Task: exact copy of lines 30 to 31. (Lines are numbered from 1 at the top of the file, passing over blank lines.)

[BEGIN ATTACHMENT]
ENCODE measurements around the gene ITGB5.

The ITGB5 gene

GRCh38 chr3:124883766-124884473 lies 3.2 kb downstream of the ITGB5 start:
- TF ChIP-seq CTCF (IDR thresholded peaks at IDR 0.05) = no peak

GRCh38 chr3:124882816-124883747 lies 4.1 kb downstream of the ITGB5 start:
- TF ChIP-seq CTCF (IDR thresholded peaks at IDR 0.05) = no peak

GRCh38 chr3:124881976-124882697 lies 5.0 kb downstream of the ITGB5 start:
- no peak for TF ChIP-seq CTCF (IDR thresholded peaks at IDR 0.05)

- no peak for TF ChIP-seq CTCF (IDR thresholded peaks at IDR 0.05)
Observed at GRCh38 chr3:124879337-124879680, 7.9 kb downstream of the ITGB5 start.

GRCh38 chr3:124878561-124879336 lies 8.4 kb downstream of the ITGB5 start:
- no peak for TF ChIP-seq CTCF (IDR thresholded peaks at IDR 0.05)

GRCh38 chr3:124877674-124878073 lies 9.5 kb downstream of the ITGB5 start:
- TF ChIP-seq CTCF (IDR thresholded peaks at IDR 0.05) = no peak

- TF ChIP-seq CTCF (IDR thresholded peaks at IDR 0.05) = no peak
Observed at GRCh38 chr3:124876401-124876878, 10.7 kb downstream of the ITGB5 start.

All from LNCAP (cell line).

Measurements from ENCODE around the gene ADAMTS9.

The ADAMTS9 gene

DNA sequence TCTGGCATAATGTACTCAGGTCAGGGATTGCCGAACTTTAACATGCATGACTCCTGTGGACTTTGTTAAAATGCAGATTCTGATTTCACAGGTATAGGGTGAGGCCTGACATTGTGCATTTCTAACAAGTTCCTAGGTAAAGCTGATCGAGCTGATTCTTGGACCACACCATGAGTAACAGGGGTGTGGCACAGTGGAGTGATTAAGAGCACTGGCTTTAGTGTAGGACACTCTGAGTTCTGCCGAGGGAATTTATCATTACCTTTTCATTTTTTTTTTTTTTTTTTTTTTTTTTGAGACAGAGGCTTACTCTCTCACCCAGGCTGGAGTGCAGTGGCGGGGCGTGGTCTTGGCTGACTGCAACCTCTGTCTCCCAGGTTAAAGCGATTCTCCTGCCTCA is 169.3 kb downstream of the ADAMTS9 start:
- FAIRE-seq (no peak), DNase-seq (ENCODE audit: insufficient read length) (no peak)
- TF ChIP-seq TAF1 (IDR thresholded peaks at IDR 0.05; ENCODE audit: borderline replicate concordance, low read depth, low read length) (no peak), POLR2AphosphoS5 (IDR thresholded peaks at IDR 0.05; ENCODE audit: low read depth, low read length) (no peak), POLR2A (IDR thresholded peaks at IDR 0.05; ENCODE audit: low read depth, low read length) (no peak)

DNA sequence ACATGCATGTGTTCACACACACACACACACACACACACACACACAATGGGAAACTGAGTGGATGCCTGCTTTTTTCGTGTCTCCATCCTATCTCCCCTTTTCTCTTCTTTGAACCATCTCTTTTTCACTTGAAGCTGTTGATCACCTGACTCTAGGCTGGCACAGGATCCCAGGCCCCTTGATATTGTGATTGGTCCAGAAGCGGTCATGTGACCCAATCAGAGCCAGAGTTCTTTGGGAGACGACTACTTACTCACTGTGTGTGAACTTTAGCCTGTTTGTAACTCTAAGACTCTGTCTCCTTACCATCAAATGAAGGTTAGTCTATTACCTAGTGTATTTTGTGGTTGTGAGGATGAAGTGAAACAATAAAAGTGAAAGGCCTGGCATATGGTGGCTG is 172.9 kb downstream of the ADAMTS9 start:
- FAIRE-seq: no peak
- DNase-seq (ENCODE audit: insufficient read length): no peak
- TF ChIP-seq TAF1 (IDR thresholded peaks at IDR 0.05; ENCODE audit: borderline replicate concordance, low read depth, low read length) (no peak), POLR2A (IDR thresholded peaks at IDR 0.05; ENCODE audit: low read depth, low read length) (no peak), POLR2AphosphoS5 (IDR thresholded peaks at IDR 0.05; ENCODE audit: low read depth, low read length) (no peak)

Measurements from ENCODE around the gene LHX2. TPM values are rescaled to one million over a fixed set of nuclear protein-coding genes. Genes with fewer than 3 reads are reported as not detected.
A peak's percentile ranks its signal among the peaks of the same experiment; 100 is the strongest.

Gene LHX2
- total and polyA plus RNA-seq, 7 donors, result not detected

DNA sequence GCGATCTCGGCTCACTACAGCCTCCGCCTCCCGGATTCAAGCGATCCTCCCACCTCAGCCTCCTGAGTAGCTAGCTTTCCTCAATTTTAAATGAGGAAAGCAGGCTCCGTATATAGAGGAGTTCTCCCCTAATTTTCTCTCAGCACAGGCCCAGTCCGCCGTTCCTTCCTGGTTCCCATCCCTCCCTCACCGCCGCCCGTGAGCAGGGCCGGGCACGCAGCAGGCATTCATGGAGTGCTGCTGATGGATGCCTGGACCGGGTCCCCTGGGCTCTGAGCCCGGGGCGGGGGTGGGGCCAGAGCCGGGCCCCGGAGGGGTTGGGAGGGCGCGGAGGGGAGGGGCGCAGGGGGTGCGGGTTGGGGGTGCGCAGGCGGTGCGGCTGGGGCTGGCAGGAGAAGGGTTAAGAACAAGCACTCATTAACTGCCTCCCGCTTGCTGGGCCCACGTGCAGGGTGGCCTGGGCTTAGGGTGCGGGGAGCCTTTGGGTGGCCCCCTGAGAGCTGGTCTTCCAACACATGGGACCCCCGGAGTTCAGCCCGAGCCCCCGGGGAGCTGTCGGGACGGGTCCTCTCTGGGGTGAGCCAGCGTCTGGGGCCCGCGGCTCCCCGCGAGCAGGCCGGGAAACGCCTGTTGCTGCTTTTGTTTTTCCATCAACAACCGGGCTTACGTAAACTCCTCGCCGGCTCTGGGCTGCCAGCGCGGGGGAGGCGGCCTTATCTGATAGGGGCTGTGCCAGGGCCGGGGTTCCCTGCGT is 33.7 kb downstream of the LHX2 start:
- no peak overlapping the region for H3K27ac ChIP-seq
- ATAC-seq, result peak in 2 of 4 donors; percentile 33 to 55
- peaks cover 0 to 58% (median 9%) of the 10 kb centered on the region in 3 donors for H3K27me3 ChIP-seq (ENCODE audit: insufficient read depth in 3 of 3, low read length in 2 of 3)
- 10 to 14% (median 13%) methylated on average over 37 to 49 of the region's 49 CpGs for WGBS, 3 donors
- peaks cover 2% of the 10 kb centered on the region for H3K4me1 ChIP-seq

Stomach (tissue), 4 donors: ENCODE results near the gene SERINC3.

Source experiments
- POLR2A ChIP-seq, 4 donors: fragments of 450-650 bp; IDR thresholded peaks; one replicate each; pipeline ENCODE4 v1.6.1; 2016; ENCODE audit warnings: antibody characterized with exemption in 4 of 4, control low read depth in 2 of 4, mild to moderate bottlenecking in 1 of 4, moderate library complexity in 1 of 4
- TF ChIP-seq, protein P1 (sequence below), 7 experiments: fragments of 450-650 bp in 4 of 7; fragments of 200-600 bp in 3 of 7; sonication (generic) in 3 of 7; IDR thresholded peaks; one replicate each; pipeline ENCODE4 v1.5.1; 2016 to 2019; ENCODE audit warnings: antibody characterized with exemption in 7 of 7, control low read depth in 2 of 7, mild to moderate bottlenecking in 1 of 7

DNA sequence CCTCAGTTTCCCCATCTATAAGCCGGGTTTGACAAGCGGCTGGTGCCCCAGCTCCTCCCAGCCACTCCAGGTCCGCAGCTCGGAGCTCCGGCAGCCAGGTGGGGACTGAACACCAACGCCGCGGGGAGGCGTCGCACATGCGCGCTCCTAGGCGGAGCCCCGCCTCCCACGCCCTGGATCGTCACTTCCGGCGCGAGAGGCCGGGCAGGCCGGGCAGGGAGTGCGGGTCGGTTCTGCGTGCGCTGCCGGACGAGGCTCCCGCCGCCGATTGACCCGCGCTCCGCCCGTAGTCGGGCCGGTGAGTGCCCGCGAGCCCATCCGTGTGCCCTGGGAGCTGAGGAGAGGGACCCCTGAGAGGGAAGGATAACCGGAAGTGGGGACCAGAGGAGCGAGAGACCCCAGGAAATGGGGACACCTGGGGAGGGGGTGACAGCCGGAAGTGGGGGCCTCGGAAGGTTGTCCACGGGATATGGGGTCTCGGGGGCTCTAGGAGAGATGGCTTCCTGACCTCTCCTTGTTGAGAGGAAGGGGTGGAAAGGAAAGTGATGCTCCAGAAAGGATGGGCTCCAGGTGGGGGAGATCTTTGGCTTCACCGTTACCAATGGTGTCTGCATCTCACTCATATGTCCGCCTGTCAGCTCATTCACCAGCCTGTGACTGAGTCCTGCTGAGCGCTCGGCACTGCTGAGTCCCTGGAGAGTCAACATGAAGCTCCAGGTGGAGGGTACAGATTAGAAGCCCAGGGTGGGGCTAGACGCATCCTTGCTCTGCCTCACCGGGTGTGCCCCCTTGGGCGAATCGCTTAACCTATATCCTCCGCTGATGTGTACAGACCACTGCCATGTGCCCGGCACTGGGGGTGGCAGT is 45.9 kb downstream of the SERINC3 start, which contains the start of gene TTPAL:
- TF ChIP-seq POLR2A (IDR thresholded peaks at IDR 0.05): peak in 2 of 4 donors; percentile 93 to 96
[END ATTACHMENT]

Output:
- total and polyA plus RNA-seq, 7 donors, result not detected

DNA sequence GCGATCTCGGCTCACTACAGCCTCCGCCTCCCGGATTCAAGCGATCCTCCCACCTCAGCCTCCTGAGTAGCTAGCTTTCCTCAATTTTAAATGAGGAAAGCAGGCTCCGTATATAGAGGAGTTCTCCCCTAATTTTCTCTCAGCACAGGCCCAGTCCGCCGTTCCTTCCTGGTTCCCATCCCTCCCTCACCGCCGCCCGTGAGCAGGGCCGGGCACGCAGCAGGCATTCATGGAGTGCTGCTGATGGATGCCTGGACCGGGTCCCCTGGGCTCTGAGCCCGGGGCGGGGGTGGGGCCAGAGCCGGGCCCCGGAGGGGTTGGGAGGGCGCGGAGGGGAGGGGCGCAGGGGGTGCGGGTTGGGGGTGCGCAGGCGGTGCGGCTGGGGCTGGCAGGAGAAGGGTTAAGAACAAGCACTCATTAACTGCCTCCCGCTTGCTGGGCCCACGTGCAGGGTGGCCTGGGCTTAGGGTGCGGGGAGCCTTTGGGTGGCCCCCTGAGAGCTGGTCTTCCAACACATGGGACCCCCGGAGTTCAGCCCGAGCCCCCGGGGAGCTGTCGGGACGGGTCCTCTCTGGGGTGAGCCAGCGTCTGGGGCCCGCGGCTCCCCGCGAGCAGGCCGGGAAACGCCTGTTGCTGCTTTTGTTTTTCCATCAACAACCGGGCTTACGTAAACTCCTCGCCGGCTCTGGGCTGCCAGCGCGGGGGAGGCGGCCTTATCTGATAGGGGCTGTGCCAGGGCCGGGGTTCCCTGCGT is 33.7 kb downstream of the LHX2 start: